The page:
Marrow - Tarryn Fisher

I have to stop fucking killing people.

I ended up pulling an all nighter in my desperation to finish this book, and sadly I am still barely functioning right now. I'm too old for that shit. But every time I tried to find an acceptable stopping point, something else happened that forced me to keep trucking along with Margo until the end.


I always find it incredibly hard to actually review one of Tarryn's books. I don't know that I feel eloquent enough to do her books justice. When I say eloquence, it isn't in the language of her books alone, but it's the feelings that emanate from her characters and her words. With Marrow it is the sense of utter frustration. Margo is fed up with her lot in life and in the Bone in general. After witnessing so many horrors, she just snaps and becomes a kind of vigilante serial killer seeking justice for the people who can't get it for themselves. It's a bit of a heartbreaking journey to watch, seeing a girl become so beaten down from her life that she breaks in such a way. It does, however, speak volumes for the ability of an author that you still root for such a character. You go along with her wholeheartedly as she stalks her prey. Those recesses of your mind that people don't like to believe are there celebrate what she is doing, seeking justice for those who are killed, raped or abused. Margo is her own justice system and a small part of you actually respects her for that. That is the ability that Tarryn has in her writing with her anti-heroines. It's an amazing thing and one of the reasons that I toss 5 star reviews on her books like freaking confetti. I may not like the subject matter, some of the characters or even the incredibly depressing ending, you feel it every step of the way.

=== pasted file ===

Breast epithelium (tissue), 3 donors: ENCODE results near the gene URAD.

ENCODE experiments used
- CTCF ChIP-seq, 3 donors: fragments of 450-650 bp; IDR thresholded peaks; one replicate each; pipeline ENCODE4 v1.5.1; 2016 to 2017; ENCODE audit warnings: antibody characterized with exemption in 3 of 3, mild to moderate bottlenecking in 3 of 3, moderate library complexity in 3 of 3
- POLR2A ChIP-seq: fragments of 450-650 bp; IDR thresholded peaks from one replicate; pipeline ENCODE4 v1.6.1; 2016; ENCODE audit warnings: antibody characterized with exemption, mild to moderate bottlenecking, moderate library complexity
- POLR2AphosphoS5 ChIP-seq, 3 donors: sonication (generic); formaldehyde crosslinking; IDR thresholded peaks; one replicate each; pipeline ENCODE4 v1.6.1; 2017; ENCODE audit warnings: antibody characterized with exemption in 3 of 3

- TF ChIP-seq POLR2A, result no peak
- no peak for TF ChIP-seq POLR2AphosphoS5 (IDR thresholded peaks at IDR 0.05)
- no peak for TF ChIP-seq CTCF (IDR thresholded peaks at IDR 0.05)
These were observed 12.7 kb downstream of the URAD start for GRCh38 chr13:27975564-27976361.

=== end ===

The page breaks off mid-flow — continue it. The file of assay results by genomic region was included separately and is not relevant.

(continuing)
I also want to mention all of the call backs to her previous books. Marrow obviously ties into Mud Vein in an incredibly strong way, but it isn't only that. It's the bright blue Docs, the blue nail polish, the carousel that goes round and round, the trip to Florida, the pink Zippo. It's like a love letter to the readers who have been with her every step of the way. For someone who has such a black soul, it's pretty freaking amazing to see how much she loves her characters and the readers who love them along with her.


(And she's pretty too, because really that is all that matters.)